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*To*: spki@c2.net*Subject*: *-forms and "cleanliness"*From*: rivest@theory.lcs.mit.edu (Ron Rivest)*Date*: Fri, 04 Apr 97 22:39:27 EST*Cc*: blampson@microsoft.com*Sender*: owner-spki@c2.net

There is a bit of a conflict between expressive tag-lists (or *-sets), and efficient intersection. Let me begin with an example. If we have tags T1 = (* set (f a (*)) (f b (*)) (f c (*)) (f d (*))) T2 = (* set (f (*) w) (f (*) x) (f (*) y) (f (*) z)) Then their intersection is the cross-product, since every element of T1's *-set matches with every one of T2's, yielding: intersect(T1,T2) = (* set (f a w) (f a x) (f a y) (f a z) (f b w) (f b x) (f b y) (f b z) (f c w) (f c x) (f c y) (f c z) (f d w) (f d x) (f d y) (f d z) ) It is easy to construct examples where the intersection of n *-sets has size exponential in n. (Also, while the above intersection can also be represented as (* set (f (* set a b c d) (* set w x y z))) you can't always get it to factor so nicely. For example, if you double-up with each argument T1 = (* set (f a a (*) (*)) (f b b (*) (*)) (f c c (*) (*)) (f d d (*) (*))) and similarly for T2. Having exponential blow-ups when computing the reduction of a certificate chain is, in my opinion, a bad thing. I think we have the following choices: (1) Just accept it, and let the chips fall where they may. It probably won't happen too much anyway. But you will need some policy on what to do when it happens. (2) Restrict the *-forms so this can't happen. For example, it is not hard to make a restriction so that you don't get the cross-product behavior. Define a *-set to be "clean" if it contains no repeated objects of the same type. Intersecting two "clean" *-sets is then easy, since an object in one *-set can match with at most one object in the other *-set when you form the intersection. The drawback with "cleanliness" is that it limits expressiveness, especially if you want to use *-set for general lists of tags, as in (*-set (access door-1 weekdays) (access door-2 weekends)) This feels natural, but is not "clean". So maybe some other construction ("tag-lists") can be used for non-clean lists of tags... (3) The third approach is to require that a certificate chain that contains a *-set must indicate, for each such *-set, what element of that *-set is intended. This requires additional mechanism for such indications, and feels awkward to design into the specifications. (4) Same as approach (3), but only require such indications for non-clean *-sets. (5) Same as approach (1), but offer the user an option to give such indications as needed to keep the computation within reasonable bounds (6) Tony Bartoletti's construction, which seems complex to me, and seems to require that you can only grant authority AFTER you have received some (possibly larger) authority. I need to study his idea a bit more, but I am concerned by its complexity. (7) Here is what I think is the right approach: -- allow *-sets and other *-forms to be written without any restrictions (forget about "cleanliness") -- forget about trying to index into each *-set (this is too awkward) -- instead, think about howw certificate chains are used. Normally, a user presents such a chain to a server to justify some request. The request takes the form of a tag that matches the intersection of the tags in the chain. The request itself is normally *-free. -- the key idea is to have the request available when working with the chain. That is, do NOT do (1) compute the intersection of the chain (2) see if the intersection supports the request but instead do use the request to prune the intersection possibilities as you go along. Note that this happens naturally if the request is already an element of the chain, which is how SPKI normally thinks of it. In the above example, if the request is (f a z) then intersecting it with each element of the certificate chain in turn gives (f a z) as the intersection. And in general, this sort of thing holds up: if the request is *-free (as you would expect), then processing a certificate chain with respect to (or including) a request is very easy to do. The only thing that gets expensive is trying to compute the meaning (intersection) of a chain in the absence of any specific request. But computing such meanings ahead of time is only undertaken for efficiency reasons anyway, and so if it is not efficient, don't do it (just keep the chain itself around as its meaning). Summary: let's allow arbitrary *-forms, and only compute the intersection of certificate chains when either (a) at least one element of the chain is *-free, or (b) the result is otherwise seen to be manageable in size. Ron Rivest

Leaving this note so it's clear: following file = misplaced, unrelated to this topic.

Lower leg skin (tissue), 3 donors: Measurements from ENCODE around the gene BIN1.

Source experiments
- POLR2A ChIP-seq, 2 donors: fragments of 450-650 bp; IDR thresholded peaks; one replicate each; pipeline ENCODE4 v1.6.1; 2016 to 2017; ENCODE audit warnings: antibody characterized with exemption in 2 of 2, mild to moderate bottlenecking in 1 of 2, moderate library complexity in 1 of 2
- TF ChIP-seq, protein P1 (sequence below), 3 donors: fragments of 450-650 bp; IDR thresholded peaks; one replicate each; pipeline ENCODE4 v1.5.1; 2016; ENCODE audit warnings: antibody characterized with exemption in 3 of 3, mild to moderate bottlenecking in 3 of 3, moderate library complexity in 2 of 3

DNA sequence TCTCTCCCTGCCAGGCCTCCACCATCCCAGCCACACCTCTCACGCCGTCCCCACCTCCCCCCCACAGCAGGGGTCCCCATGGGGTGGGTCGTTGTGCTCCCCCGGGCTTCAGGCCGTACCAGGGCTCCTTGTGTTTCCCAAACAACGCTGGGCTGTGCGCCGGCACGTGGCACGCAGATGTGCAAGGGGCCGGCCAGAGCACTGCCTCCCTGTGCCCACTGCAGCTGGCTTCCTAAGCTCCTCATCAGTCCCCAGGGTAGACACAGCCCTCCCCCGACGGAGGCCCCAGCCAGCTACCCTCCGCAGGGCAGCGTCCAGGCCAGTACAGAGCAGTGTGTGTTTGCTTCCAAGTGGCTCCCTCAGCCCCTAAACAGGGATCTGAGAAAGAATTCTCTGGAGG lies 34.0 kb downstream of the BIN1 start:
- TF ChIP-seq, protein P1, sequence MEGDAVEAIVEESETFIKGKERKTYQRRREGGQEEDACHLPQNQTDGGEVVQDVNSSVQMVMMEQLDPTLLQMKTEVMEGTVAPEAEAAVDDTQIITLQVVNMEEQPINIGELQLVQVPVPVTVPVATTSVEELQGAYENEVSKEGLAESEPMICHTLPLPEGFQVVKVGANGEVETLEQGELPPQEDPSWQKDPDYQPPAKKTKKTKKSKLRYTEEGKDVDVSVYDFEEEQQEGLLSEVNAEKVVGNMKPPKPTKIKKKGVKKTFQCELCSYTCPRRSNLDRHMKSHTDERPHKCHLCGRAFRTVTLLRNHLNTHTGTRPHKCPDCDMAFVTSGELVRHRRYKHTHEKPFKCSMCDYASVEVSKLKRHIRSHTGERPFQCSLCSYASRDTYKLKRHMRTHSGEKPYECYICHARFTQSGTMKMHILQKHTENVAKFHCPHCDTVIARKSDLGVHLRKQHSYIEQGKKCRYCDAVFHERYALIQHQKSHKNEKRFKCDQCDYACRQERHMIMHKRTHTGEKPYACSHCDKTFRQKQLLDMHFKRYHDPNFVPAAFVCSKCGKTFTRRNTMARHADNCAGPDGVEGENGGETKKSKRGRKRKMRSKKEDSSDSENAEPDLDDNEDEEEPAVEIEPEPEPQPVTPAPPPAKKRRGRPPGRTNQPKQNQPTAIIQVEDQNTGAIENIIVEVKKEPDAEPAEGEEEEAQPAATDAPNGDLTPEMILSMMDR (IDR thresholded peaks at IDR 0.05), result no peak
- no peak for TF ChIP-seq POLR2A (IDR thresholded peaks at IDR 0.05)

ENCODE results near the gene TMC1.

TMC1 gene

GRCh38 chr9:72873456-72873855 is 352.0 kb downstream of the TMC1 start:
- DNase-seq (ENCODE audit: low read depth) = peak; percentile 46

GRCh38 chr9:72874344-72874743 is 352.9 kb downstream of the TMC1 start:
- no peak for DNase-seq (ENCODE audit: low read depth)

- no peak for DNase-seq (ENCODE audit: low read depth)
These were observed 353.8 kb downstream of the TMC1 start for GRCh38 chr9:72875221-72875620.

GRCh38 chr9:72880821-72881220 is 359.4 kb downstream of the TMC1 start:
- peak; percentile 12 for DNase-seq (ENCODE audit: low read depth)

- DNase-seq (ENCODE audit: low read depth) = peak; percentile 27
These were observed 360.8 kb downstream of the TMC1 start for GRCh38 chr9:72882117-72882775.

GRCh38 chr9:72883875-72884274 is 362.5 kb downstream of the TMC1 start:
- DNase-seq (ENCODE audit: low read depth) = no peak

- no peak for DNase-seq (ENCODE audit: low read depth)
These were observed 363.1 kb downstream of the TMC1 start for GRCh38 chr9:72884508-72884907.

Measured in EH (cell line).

**Re: *-forms and "cleanliness"***From*: Carl Ellison <cme@cybercash.com>

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